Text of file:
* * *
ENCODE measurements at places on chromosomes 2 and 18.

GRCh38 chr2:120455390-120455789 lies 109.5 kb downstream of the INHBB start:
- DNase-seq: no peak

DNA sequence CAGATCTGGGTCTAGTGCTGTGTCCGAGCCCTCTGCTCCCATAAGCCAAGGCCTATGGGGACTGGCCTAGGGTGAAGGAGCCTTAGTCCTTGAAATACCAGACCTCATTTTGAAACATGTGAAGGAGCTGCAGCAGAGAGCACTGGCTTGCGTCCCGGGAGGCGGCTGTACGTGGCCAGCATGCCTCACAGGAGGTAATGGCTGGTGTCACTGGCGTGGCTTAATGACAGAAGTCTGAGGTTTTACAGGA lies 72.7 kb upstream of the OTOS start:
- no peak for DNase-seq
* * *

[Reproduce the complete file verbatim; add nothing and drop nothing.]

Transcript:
ENCODE measurements at places on chromosomes 2 and 18.

GRCh38 chr2:120455390-120455789 lies 109.5 kb downstream of the INHBB start:
- DNase-seq: no peak

DNA sequence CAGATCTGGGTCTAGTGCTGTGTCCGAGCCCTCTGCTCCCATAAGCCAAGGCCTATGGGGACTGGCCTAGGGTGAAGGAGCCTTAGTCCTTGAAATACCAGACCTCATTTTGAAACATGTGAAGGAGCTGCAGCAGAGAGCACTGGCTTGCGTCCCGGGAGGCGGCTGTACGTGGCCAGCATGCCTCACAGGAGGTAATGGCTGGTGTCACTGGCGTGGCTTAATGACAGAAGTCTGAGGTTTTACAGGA lies 72.7 kb upstream of the OTOS start:
- no peak for DNase-seq